The outbreak of food-related diseases like as E. coli and the Norovirus have affected the reputations and long term success of many restaurants in the United States, including Chipotle, who is still struggling to clear their name years after a widespread E. coli scandal. 

Especially during a viral outbreak like COVID-19, make sure to enforce proper handwashing. All staff must wash hands with soap and warm water for 20 seconds — that’s two full “Happy Birthday” songs — even during the rush, and even if they’re worried a steak will overcook in the meantime. Preventing the transmission of viruses is the number-one priority.

Foodborne illness can be attributed to bacteria, which can multiply quickly when food is kept at what is considered to be an unsafe temperature: above 41 degrees and below 140 degrees Fahrenheit. Bacteria can also produce toxins that make food unsafe for consumption.

Other factors that can contribute to foodborne illnesses in restaurants include:

  • Improper washing of hands (including fingernails).

  • Staff coming in sick and coughing or sneezing near prep surfaces or on food.

  • Poor storage of food items.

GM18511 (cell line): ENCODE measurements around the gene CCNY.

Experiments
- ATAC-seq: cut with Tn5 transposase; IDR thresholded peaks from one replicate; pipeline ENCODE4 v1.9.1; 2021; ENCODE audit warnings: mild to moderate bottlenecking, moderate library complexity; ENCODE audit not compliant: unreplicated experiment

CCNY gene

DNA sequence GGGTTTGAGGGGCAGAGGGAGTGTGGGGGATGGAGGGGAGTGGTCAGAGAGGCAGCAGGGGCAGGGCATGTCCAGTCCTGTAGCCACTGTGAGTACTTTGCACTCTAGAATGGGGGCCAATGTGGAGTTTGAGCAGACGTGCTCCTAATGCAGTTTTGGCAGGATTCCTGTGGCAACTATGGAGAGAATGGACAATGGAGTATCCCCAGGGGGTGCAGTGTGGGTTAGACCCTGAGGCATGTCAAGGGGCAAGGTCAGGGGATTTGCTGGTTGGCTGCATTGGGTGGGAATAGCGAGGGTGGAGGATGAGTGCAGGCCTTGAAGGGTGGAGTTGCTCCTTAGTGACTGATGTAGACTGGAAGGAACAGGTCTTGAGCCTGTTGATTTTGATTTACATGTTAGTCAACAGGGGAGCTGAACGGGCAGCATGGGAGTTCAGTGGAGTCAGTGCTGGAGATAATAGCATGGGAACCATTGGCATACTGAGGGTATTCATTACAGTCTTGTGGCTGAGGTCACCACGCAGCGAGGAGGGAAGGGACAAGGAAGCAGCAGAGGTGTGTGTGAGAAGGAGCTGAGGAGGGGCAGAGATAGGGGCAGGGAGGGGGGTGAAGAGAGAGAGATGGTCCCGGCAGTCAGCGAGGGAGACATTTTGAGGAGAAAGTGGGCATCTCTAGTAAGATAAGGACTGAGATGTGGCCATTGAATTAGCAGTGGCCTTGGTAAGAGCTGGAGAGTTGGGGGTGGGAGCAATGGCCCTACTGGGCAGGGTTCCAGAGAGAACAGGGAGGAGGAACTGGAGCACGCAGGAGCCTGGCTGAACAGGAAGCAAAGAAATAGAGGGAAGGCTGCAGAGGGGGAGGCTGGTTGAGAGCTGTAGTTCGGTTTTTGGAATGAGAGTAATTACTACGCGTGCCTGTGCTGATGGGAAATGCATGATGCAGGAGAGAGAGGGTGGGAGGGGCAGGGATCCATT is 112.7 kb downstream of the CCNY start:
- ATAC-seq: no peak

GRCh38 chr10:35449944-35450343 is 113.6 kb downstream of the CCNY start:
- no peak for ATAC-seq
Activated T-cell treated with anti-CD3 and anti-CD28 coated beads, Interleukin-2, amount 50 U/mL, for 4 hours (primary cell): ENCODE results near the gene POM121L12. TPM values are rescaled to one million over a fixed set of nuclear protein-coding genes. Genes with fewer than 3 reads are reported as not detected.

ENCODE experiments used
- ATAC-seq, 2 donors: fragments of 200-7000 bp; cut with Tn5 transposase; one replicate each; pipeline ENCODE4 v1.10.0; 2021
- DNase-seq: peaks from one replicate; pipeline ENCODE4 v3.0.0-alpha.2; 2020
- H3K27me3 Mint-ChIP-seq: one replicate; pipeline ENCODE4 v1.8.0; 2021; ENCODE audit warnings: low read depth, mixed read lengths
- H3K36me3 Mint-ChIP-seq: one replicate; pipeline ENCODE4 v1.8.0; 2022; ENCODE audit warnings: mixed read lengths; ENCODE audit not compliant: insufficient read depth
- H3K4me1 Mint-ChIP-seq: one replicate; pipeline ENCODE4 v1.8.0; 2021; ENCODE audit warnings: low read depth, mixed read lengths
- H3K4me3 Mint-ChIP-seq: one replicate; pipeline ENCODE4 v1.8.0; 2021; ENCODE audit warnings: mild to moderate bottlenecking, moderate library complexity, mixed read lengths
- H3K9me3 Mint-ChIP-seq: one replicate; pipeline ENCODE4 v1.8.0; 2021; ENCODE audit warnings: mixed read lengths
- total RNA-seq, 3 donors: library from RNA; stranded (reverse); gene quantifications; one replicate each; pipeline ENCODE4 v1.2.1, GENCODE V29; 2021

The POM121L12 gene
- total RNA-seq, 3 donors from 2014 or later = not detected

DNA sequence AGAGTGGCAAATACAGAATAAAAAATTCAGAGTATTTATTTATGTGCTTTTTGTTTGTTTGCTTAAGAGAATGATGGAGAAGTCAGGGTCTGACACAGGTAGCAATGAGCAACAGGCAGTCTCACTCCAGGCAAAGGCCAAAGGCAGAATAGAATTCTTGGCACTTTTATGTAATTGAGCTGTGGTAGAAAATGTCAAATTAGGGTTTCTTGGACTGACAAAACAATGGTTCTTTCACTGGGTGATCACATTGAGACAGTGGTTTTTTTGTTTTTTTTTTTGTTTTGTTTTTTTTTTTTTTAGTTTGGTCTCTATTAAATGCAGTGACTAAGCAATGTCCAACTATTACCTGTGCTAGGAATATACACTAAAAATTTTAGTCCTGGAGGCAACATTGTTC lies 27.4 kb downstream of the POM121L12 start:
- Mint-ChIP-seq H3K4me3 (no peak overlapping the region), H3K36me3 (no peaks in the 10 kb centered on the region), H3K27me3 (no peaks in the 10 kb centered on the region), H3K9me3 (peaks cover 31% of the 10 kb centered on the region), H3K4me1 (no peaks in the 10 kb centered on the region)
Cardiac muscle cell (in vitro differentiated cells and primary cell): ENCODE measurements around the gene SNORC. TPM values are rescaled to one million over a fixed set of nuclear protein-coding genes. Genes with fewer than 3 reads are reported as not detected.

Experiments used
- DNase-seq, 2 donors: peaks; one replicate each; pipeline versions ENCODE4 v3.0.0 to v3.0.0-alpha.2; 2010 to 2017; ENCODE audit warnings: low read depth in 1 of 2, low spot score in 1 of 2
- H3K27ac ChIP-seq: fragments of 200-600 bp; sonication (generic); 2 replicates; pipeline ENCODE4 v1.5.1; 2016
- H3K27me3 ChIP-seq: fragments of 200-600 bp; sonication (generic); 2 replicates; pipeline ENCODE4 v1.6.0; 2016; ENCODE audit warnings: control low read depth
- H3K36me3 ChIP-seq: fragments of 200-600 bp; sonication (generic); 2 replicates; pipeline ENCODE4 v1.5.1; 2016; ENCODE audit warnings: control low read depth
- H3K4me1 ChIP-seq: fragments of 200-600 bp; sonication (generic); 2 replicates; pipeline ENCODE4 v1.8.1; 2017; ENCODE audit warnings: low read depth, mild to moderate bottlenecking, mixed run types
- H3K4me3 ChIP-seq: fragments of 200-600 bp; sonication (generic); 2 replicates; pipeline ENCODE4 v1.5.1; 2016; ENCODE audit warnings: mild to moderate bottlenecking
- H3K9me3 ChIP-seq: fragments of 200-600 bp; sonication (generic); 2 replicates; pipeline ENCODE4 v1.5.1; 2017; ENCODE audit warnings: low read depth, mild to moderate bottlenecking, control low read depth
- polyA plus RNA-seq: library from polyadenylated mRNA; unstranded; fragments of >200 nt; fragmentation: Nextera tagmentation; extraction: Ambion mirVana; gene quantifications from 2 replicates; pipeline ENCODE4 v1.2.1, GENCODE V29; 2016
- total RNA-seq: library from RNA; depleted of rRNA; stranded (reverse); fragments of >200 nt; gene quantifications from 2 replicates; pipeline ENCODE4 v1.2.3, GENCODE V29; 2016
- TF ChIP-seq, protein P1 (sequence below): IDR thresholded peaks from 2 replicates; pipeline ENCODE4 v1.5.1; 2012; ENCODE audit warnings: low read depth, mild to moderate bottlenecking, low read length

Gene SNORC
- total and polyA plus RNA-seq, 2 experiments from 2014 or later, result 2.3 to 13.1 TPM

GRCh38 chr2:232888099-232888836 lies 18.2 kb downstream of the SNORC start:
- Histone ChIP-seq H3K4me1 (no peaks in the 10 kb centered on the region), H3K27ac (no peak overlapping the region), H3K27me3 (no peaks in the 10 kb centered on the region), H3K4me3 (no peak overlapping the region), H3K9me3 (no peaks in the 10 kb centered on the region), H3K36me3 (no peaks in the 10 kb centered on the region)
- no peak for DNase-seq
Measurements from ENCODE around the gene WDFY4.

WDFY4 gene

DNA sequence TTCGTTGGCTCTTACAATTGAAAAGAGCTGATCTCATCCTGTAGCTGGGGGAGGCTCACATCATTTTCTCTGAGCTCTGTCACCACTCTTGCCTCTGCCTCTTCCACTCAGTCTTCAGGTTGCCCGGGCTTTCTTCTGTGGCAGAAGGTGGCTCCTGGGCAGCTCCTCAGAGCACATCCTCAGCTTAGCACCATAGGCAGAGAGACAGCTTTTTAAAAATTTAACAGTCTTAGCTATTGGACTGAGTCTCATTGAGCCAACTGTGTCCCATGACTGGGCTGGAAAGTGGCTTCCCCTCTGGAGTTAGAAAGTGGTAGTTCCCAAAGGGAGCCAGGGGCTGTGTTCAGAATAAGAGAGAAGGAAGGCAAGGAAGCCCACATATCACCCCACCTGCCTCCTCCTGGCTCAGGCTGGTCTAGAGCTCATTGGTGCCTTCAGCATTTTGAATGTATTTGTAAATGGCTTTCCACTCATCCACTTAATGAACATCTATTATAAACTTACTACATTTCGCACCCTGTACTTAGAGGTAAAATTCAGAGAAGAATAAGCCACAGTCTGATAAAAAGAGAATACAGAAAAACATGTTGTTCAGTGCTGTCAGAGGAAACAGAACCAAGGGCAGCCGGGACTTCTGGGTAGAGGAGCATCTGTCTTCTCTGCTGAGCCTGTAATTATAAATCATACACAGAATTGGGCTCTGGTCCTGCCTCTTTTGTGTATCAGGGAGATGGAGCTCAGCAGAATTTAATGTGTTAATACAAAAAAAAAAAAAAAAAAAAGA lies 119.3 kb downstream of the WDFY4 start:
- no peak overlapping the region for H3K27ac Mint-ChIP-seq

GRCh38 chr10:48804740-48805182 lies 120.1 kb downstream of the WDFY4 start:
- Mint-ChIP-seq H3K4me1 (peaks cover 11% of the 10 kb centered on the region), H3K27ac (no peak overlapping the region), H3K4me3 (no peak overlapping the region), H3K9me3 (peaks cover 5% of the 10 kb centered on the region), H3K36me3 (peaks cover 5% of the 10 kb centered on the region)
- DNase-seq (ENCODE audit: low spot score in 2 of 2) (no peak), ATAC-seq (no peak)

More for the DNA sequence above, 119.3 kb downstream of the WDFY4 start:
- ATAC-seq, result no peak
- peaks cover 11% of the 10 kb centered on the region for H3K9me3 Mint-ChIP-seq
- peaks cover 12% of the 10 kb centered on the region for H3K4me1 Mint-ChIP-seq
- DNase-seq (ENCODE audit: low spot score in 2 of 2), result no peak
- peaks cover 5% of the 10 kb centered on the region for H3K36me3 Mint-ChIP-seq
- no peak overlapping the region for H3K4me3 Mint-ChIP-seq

• Cross-contamination (toxins from uncooked meat can be transferred to vegetables used in salads).

  • Improperly cleaned cooking equipment and eating utensils.

  • Contamination of work areas, equipment, utensils.

  • Food that’s been exposed to cockroaches, flies, and other restaurant pests.

E. coli contamination, norovirus infection, and food poisoning are some of the critical food safety issues that you must always avoid at all costs. Make sure all of your surfaces are sanitized, ingredients are stored safely, and food is properly prepared to ensure customers leave your restaurant full and satisfied, not in need of hospitalization.

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Restaurant Cleaning Tip #2: Check the Health Department’s Guidelines

Many restaurants shudder at the thought of a health and safety inspection. If your restaurant receives a bad inspection score, it may need to close temporarily or display a “B” or “C” grade in its window, both of which could cost your business thousands of dollars in lost sales. A study by Baruch College at the City University of New York found that 88% of New Yorkers use the city’s health department letter grades in making their dining decisions, and 76% feel more confident eating in an “A” grade restaurant.

Don’t wait for a bad health score to happen to your restaurant before setting the bar on food safety. Instead, use the health department standards as guidelines to inform the food safety and cleaning processes in your restaurant. After all, the standards are there to help businesses deliver top notch service and maintain a safe, sanitary eating and drinking establishment. Check with your city’s health department, or whichever department conducts health inspections, to get the complete list of what an inspector is looking for when evaluating your front- and back of house. And as we mentioned above, during a health crisis, follow the CDC’s recommendations to prevent the spread of viruses.